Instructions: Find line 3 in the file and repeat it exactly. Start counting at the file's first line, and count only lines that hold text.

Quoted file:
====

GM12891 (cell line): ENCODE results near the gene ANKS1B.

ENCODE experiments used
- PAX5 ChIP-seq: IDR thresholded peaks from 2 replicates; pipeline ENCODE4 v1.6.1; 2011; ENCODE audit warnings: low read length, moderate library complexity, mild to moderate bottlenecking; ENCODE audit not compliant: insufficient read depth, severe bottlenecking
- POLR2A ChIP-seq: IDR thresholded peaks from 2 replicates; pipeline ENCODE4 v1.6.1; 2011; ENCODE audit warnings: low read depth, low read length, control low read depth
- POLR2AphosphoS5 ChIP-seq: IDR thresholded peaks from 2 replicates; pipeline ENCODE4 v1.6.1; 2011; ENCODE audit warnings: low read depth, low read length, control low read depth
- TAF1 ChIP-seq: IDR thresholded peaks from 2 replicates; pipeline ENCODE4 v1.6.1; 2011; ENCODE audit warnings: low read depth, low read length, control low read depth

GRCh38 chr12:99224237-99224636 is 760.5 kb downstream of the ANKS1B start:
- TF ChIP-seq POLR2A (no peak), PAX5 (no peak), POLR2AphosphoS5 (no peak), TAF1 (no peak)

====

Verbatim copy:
- PAX5 ChIP-seq: IDR thresholded peaks from 2 replicates; pipeline ENCODE4 v1.6.1; 2011; ENCODE audit warnings: low read length, moderate library complexity, mild to moderate bottlenecking; ENCODE audit not compliant: insufficient read depth, severe bottlenecking